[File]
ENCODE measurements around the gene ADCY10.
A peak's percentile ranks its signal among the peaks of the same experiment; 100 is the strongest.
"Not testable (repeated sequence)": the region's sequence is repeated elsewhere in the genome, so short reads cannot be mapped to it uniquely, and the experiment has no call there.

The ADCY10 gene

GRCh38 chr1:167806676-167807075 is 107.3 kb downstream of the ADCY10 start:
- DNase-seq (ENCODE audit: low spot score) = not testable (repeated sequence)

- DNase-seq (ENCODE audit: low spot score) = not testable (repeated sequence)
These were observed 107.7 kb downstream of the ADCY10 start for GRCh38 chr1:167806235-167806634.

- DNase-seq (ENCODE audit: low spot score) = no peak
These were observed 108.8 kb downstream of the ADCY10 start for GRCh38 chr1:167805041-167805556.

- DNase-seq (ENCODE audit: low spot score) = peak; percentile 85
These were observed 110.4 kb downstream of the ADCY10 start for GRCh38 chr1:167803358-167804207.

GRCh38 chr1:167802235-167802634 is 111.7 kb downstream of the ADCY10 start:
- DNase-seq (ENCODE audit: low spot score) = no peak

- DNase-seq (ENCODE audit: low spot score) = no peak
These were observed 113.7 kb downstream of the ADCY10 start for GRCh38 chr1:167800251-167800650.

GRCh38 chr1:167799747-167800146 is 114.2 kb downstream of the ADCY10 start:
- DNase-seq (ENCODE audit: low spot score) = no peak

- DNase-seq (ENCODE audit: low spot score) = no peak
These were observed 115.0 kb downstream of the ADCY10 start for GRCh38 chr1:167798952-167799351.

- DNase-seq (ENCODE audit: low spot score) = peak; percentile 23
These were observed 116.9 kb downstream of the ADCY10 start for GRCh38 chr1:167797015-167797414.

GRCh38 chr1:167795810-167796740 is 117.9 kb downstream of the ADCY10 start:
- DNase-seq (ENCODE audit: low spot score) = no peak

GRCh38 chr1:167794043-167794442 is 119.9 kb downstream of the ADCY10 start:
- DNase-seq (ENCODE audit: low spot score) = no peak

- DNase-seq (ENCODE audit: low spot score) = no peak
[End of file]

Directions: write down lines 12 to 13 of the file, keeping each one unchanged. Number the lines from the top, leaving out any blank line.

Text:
These were observed 110.4 kb downstream of the ADCY10 start for GRCh38 chr1:167803358-167804207.

GRCh38 chr1:167802235-167802634 is 111.7 kb downstream of the ADCY10 start: